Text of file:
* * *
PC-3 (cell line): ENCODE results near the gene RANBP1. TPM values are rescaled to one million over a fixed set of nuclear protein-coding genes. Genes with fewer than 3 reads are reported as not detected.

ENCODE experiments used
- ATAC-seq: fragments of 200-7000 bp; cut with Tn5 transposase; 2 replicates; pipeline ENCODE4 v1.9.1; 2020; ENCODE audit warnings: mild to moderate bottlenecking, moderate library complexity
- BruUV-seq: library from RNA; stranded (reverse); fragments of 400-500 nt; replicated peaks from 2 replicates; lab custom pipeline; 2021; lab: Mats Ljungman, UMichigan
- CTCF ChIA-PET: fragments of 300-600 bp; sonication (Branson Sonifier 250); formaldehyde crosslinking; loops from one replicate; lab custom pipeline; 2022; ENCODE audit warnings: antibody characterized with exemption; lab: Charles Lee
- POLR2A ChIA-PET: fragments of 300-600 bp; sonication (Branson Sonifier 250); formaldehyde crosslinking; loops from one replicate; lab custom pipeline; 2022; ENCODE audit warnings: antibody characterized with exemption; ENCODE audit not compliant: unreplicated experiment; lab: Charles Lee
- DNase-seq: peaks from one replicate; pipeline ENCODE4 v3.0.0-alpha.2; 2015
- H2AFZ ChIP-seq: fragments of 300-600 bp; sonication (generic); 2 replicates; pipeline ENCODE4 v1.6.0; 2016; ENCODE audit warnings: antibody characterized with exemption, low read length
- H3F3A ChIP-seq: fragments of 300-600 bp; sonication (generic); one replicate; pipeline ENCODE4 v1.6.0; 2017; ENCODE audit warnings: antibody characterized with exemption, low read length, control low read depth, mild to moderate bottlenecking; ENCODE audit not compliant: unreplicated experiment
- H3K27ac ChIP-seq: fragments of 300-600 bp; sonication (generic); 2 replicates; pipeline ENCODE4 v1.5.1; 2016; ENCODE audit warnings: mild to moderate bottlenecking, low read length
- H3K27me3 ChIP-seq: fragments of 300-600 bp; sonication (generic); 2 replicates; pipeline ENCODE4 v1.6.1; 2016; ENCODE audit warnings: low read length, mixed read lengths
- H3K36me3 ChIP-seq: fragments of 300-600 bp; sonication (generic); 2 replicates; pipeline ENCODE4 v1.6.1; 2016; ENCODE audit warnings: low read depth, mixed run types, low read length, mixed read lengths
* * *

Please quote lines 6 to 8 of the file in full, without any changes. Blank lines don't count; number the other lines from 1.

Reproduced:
- POLR2A ChIA-PET: fragments of 300-600 bp; sonication (Branson Sonifier 250); formaldehyde crosslinking; loops from one replicate; lab custom pipeline; 2022; ENCODE audit warnings: antibody characterized with exemption; ENCODE audit not compliant: unreplicated experiment; lab: Charles Lee
- DNase-seq: peaks from one replicate; pipeline ENCODE4 v3.0.0-alpha.2; 2015
- H2AFZ ChIP-seq: fragments of 300-600 bp; sonication (generic); 2 replicates; pipeline ENCODE4 v1.6.0; 2016; ENCODE audit warnings: antibody characterized with exemption, low read length